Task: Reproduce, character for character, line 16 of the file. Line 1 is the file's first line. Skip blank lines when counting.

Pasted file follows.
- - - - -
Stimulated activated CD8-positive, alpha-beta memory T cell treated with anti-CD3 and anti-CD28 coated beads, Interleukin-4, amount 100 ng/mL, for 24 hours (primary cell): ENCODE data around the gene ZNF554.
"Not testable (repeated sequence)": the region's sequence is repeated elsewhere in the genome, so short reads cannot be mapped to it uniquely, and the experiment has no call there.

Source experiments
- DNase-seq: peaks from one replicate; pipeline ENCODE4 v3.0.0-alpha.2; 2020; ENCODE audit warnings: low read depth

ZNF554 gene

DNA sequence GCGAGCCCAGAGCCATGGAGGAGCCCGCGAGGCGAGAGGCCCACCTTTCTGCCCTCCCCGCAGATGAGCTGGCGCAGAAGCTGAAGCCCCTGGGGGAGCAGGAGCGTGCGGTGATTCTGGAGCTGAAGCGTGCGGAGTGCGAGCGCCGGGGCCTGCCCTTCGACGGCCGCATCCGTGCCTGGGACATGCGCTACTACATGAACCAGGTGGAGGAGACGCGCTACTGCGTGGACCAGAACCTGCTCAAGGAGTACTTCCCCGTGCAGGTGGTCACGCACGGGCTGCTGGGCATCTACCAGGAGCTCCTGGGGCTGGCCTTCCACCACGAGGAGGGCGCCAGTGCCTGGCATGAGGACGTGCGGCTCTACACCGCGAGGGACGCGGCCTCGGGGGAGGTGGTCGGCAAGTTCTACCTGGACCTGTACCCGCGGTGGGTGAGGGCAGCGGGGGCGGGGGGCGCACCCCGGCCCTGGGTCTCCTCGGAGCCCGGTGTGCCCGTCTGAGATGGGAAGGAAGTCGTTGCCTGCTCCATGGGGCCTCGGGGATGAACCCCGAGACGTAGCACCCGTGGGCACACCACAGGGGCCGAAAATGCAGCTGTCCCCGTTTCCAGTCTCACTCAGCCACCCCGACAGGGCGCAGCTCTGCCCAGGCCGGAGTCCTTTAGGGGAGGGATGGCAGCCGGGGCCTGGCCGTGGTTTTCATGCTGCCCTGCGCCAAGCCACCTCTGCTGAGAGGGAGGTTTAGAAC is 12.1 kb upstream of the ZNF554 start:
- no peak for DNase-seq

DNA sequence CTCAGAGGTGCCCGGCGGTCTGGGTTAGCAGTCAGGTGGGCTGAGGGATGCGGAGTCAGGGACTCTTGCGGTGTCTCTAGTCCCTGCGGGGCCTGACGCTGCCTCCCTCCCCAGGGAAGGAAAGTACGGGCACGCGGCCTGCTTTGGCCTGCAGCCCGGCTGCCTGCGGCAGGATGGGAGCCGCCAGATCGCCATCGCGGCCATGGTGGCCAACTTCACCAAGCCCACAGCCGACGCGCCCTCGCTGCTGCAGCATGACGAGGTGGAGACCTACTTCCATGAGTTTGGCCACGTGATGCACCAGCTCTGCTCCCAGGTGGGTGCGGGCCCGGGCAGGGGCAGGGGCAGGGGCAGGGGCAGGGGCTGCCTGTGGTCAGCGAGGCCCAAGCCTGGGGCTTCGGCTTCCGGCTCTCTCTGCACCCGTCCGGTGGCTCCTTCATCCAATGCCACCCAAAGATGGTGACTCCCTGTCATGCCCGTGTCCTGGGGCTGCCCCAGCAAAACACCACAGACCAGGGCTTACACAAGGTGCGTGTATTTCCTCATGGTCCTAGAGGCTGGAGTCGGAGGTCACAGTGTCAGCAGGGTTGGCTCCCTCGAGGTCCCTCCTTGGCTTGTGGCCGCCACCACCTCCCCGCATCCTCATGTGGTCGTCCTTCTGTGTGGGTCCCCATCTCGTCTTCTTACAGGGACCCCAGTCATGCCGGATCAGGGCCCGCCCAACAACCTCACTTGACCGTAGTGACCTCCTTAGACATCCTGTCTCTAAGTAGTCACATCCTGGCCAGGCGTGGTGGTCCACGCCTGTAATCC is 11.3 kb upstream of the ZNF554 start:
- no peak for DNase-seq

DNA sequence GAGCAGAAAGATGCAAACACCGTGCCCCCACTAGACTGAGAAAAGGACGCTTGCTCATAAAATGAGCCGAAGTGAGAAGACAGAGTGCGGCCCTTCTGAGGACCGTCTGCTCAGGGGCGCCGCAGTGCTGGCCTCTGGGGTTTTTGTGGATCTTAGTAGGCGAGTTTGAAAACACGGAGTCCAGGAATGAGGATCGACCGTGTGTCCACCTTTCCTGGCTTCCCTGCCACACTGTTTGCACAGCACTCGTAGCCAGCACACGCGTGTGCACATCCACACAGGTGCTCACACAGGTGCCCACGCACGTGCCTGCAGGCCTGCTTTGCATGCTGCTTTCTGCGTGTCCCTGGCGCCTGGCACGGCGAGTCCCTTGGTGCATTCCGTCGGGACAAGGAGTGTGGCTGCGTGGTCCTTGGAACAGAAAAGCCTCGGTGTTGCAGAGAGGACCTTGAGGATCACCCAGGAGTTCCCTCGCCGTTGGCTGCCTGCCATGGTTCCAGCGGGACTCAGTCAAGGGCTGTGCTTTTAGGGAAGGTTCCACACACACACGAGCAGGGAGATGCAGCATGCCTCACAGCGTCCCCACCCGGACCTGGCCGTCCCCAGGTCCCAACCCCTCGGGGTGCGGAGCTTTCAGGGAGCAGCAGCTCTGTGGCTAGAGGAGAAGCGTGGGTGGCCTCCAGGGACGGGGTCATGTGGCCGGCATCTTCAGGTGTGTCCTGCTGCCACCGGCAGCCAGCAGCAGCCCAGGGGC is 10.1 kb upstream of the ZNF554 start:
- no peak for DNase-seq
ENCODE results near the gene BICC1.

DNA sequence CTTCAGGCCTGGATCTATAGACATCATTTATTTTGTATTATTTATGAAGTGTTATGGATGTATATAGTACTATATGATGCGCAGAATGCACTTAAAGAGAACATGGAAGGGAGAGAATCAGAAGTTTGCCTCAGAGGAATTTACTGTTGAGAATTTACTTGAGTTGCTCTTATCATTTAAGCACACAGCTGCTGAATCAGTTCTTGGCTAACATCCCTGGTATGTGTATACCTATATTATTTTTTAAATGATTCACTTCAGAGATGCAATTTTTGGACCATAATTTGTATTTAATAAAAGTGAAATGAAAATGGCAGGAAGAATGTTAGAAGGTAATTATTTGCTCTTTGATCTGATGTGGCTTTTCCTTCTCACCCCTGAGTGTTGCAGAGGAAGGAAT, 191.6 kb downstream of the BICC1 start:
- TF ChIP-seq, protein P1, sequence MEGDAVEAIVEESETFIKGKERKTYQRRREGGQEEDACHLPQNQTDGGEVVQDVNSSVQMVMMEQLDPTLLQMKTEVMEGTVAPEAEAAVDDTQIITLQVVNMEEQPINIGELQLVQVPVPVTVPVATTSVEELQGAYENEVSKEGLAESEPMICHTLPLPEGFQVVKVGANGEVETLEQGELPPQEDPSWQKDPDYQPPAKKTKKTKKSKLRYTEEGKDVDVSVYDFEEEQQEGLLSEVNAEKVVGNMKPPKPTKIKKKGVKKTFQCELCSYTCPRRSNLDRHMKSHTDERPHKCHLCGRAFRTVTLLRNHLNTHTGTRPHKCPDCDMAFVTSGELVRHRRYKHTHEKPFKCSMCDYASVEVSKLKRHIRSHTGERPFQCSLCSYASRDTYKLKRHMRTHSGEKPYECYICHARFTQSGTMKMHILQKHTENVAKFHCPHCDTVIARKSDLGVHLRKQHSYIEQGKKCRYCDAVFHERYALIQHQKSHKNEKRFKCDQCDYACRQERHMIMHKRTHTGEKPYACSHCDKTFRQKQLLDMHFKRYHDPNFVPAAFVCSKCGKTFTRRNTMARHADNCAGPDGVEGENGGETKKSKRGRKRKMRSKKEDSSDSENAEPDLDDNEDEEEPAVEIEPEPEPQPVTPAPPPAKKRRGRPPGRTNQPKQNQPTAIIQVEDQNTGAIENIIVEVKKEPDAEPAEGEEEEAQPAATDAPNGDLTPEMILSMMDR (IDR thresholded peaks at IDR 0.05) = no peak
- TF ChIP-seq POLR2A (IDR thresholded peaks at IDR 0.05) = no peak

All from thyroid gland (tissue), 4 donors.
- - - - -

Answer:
All from thyroid gland (tissue), 4 donors.